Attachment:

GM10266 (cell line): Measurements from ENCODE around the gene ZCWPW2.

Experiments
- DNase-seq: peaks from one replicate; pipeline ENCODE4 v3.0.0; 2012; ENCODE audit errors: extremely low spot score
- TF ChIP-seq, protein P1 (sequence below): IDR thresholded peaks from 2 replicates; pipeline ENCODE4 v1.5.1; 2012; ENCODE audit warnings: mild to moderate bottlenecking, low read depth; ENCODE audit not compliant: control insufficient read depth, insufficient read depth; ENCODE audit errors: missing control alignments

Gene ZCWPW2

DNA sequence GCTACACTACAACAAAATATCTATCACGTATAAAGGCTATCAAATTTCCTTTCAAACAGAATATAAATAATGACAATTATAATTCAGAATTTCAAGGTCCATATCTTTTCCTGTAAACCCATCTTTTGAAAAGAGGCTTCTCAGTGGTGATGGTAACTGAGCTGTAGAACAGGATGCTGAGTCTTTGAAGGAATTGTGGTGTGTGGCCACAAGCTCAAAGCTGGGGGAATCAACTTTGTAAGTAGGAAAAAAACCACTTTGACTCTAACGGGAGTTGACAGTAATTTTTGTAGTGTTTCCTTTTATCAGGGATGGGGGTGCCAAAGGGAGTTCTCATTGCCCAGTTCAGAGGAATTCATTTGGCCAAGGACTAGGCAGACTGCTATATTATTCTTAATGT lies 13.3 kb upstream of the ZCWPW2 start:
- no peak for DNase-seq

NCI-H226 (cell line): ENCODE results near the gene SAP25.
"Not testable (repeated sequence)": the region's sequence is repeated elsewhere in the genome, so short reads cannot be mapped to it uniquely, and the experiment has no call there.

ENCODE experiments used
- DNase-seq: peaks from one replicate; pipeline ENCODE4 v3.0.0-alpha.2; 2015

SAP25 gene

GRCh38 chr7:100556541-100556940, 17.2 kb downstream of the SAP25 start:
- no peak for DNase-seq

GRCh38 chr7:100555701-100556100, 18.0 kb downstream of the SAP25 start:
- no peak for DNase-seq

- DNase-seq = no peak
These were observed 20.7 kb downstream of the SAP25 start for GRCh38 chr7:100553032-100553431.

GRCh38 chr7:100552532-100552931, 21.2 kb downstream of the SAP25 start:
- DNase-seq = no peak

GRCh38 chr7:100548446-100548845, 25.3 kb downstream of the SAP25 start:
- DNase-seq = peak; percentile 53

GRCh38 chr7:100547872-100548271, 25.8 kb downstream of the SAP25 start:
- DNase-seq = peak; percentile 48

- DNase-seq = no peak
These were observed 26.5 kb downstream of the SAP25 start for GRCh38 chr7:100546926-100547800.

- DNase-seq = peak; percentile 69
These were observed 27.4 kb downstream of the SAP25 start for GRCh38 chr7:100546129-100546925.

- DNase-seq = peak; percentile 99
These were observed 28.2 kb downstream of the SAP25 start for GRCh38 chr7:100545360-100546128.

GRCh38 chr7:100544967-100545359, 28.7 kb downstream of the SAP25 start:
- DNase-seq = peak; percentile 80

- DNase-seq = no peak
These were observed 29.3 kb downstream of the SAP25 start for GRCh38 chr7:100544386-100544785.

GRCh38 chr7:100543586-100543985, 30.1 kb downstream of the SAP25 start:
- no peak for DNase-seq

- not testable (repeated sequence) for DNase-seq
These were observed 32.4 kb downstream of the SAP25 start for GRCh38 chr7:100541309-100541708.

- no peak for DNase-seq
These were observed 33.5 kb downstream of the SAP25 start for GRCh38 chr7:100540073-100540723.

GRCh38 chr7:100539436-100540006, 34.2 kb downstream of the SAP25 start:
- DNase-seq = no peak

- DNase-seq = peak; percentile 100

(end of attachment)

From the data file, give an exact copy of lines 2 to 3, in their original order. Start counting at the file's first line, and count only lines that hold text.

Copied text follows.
Experiments
- DNase-seq: peaks from one replicate; pipeline ENCODE4 v3.0.0; 2012; ENCODE audit errors: extremely low spot score